That sense is only heightened by the absence of bold musical backdrops. Mostly we just get Björk's voice whining, crying, purring, cooing, straining, scatting, and plucking melodies out of thin air. What subtle backing there is provided by computer-generated loops of skittering rhythms, formless bass tones, and gently swelling string arrangements -- her main collaborators this time around are the San Francisco avant-garde programming duo Matmos, and "Pagan Poetry" features harp accompaniment by another avant-gardist, Zeena Parkins. When something resembling a normal dance rhythm surfaces on the 10th track, the still subdued "Heirloom," it sounds almost rousing in contrast to the light tapping and gurgling that's come before. And when Björk leaves a little melodic flesh on the skeletal structure of "Unison," the disc's final cut, the effect is like walking out into the brightness of a partially overcast day after sitting for two hours in a darkened movie theater. As with Radiohead's last two albums, you may be left wondering whether it was worth the effort: for all its intimate charms, Vespertine is more impressive than enjoyable, and a lot less accessible than it had to be.

Björk's labelmates Stereolab have been struggling to find a balance between art and commerce since their inception, in the early '90s. Formed around the nucleus of guitarist Tim Gane and the French-born singer Laetitia Sadier and supported by a revolving cast of other players that of late has usually included High Llamas guitarist/arranger Sean O'Hagan, the group have unabashedly plundered both classic krautrock (especially the music of Neu! and Can) and Marxist theory. Fortunately, their equal fondness for vintage analog keyboard drones, chugging Velvetsy guitars, and driving 4/4 backbeats has led to some propulsive rock moments, especially when you factor in Sadier's cooing vocals and tongue-in-cheek touches of '60s lounge exotica. Yet the band have often seemed too (avant-)guarded to explore fully the pop side of their musical psyche. They've always been stuck somewhere between the simple pleasures of Space Age Bachelor Pad Music and the abstract experiments of Transient Random-Noise Bursts with Announcements.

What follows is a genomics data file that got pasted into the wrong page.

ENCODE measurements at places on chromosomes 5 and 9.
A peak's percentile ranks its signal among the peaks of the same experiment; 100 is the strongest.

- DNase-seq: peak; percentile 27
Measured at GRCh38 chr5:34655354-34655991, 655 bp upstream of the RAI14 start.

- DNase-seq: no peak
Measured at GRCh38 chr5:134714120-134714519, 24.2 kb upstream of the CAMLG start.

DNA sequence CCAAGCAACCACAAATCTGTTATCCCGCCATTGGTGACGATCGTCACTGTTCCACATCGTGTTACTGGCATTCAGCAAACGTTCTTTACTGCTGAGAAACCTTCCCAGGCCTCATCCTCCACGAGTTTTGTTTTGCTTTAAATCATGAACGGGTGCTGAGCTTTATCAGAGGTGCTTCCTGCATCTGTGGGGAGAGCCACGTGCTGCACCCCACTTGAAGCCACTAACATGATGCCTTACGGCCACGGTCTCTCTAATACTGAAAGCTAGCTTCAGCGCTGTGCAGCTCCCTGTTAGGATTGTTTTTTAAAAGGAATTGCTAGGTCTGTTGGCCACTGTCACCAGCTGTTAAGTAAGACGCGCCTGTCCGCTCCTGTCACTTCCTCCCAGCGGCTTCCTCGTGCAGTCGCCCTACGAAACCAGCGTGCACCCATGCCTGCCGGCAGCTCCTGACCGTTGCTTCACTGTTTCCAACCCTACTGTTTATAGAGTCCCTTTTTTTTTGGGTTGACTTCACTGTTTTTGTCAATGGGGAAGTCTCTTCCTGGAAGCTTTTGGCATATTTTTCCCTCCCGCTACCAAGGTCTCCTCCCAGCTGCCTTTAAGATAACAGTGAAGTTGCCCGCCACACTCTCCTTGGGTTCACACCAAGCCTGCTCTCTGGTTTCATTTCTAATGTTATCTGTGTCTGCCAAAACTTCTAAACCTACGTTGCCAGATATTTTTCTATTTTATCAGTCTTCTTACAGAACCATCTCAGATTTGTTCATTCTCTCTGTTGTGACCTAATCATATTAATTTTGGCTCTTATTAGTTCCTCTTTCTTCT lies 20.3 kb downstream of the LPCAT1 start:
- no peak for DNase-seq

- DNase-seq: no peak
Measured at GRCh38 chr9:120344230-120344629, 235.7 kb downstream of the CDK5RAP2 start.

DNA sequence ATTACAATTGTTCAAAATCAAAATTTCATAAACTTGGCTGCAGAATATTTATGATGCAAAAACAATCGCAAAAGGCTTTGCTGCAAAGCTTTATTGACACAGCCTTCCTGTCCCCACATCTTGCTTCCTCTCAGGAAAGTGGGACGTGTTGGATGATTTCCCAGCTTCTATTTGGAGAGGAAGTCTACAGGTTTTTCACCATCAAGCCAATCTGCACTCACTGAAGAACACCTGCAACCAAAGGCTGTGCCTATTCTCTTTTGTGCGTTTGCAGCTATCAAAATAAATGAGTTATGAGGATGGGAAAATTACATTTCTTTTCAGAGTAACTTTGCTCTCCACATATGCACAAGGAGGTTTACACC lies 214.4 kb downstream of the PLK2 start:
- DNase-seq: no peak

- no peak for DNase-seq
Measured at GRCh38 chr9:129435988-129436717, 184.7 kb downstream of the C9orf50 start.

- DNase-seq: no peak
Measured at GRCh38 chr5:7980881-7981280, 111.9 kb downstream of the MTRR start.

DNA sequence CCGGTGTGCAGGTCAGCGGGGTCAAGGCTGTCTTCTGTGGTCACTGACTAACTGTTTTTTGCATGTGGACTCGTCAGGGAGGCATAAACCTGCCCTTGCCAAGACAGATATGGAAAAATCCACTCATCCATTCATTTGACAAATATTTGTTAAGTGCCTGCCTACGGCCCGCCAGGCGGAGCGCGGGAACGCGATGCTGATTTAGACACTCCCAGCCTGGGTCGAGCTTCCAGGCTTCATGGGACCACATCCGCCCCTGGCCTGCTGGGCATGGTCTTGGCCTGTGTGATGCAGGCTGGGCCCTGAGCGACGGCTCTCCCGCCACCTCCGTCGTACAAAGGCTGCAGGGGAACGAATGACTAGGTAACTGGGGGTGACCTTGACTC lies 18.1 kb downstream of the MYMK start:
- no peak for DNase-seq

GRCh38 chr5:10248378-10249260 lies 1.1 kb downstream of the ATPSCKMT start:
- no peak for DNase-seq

Butthole Surfers

Not much has changed on the new Sound-Dust (Elektra). If anything, they seem more stalled than ever, perhaps because this is the third or fourth album in succession on which they've flirted with pop-music making without committing themselves to writing one big hit song. Yes, there's an abundance of the kind of easygoing continental pop construction that evokes the romance of reading Proust or Marx while sipping French roast at some café Napoleon once frequented on the Left Bank, and they make good use of O'Hagan's talents for placing Bacharachian horn arrangements right where you expect them. So maybe this is Stereolab's big pop move. The band certainly have curtailed their need to include random bursts of experimental noise (as if it were necessary to remind us that they're not your average pop band). And the songs are more about regular stuff, like going on a date to a movie, than about socio-political theories. Radiohead and Björk, take note: there's something impressive about hearing an avant-garde band make enjoyable music, even if it ends up being more accessible than they'd like it to be.

Next to maybe Black Flag, the Butthole Surfers are the last refugees from the '80s American hardcore underground that you'd expect to find scoring a modern rock hit with a little electro-pop ditty. But that's exactly what happened to the Surfers in '96 with "Pepper" from Electriclarryland (Capitol). Then four years passed during which Capitol apparently rejected a disc titled After the Astronaut -- even though it had already sent out cassette advances -- and the band rejected both their management and Capitol.

Well, the Surfers are finally back, with a new album, Weird Revolution, on a new label, Hollywood/Surfdog. And sure enough, they've immersed themselves in the loopy world of digital programming. The first single, "The Shame of Life" (written by Surfer singer Gibby Haynes and Kid Rock), is a dark-hued rocker with spoken-word verses, churning guitars, a driving beat, and only the occasional techno-squiggle. The title track, however, is a Haynes rant put to a beat and fitted out with what sounds like turntable scratching and sample tweaking. Elsewhere, Haynes recalls what seems to be a bad acid trip in "Suit like That" against a backdrop of hip-hopped upbeats, growling guitar, and more electronic interference. In a lot of ways, Weird Revolution is the flip side of the Björk/Radiohead coin -- as a rock band, the Butthole Surfers were an avant-garde mess, but as a techno-pop outfit, they make remarkably accessible music. If nothing else, it's proof that there's nothing inherently obscure about digital technology: it's all in how you choose to use it.

Issue Date: September 7 - 13, 2001